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  • Writer's pictureLynn Anna

Allergy Medicine Dried Out My Skin

Updated: Jun 14, 2021

Some of the most common types of medicine for allergies are classified as antihistamine.

An antihistamine works to counteract the effects of histamine. This is a common chemical messenger in our body that is usually released when your body detects something harmful, like an infection. Antihistamines counteract the effects of too much histamine by competing with it for binding sites in the body.

People often think of an histamine as something that they need to block because their body is producing too much of it and this is making them miserable by giving them allergy symptoms. There is not enough emphasis on this fact: "There are histamine receptors on cells of the skin that stimulate them to release sebum, or oil, onto the skin."

So, when you take antihistamines, this receptor is blocked. As a result, the production of sebum is reduced or blocked, and skin can become very dry.

My story

Sometime during the summer of 2020, I started to experience allergies. I started to have dark circles every day. I found out from online research that allergies can cause dark circles and puffiness under your eyes. I was so focused on trying to fix one skincare issue that I neglected to research the side effects of allergy medicine. Normally I would have done in depth research and I regret that I did not.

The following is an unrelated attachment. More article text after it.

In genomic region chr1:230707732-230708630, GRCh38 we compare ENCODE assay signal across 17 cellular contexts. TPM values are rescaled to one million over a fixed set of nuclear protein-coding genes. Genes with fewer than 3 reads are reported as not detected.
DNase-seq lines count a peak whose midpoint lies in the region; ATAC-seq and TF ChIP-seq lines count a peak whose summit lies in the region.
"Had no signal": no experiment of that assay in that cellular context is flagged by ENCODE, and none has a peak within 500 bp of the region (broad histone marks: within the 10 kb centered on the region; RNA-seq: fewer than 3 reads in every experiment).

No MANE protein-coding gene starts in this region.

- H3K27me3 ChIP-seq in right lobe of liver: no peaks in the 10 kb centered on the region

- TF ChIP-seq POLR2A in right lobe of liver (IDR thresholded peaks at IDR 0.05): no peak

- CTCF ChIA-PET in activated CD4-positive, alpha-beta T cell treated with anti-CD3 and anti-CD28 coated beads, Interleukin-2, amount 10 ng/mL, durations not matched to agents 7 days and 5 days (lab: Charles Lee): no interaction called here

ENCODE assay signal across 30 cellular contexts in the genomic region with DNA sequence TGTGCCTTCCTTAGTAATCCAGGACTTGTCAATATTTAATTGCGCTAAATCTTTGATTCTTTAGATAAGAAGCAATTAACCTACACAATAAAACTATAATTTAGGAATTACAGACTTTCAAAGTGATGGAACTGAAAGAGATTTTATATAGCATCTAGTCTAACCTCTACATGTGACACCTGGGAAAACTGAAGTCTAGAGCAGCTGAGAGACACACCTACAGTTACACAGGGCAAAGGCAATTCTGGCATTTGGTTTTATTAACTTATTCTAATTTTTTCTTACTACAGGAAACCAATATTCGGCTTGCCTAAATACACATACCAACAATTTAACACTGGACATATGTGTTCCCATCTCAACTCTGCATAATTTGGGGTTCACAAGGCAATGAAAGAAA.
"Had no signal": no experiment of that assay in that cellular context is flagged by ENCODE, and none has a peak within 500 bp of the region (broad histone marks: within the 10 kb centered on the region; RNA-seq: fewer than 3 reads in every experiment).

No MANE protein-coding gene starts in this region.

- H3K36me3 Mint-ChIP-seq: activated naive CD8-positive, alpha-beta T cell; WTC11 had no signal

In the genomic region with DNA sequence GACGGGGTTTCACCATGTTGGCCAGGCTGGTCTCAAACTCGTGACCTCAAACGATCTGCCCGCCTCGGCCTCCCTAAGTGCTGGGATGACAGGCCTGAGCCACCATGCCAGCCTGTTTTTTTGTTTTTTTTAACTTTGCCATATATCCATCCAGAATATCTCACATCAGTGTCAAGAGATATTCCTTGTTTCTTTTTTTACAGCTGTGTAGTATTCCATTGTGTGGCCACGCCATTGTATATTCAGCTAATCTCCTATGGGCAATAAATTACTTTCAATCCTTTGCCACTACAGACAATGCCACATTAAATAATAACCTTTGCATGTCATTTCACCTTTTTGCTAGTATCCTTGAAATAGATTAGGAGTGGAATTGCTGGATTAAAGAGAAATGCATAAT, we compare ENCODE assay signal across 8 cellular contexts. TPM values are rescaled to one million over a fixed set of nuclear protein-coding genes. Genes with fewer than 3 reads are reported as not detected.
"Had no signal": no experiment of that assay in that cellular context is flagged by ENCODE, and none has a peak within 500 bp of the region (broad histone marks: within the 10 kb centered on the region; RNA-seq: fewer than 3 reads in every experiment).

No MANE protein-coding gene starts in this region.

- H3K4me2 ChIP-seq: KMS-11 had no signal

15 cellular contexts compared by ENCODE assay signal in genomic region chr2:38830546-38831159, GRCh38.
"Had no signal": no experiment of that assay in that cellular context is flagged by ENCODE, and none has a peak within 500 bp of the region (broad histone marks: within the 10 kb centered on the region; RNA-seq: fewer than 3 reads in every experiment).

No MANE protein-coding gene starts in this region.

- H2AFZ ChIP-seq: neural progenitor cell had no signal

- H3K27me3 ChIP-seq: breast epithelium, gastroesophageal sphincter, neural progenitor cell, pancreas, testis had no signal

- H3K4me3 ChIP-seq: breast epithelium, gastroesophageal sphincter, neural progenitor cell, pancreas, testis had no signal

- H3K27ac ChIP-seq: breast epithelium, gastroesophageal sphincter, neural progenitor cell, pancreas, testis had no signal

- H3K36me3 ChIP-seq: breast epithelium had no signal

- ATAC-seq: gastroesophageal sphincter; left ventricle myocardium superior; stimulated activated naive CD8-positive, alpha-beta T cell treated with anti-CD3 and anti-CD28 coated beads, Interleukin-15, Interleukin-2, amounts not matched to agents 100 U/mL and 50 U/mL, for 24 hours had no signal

After using an antihistamine off on for about three months my skin became immensely dry. It did not matter how much water I drank or how great my skincare products and supplements were. That’s when I realized it could be the allergy medicine. I did research and found out it was.

How did I fix it?

Surprisingly, it’s a lot easier to find how to stop sebum production then it is to revamp it.

Some websites did offer advice along the lines of consistently drinking water, using a humidifier, using Vaseline to seal in moisture as well as a long list of recommended moisturizers, serums and oils.

Note that in can take 3 months- 1 year to get your skin to produce sebum again after taking antihistamines.

I spent months just drinking a lot of water, avoiding alcohol, testing out different face hydrators/moisturizers/oils/serums, using a humidifier even in Florida, taking could showers and getting HydraFacial’s. I even used humectants and occlusives like Vaseline and glycerin.

I can say that my skin finally got back to normal after putting it in an intense 4-month care program. Honestly, I am still in that program the only difference is my skin is finally starting to get its natural moisture levels back.

What do I do about allergies?

I am not authorized to give you medical advice, but I can share with you what I do about my allergies now.

I noticed that I do not have those random intense allergies anymore. I now experience sporadic allergies, but I am not sure what is causing it because I did not take a test. I learned that I personally rather put up with random allergy symptoms then dry my skin out again.

Some allergy medicine alternatives that I researched and tried and that I think helped lesson my allergy symptoms are:

Elderberry tea

Elderberry gummy supplement

Raw honey

Zarbee’s Soothing Saline Nasal Mist with Vitamin C


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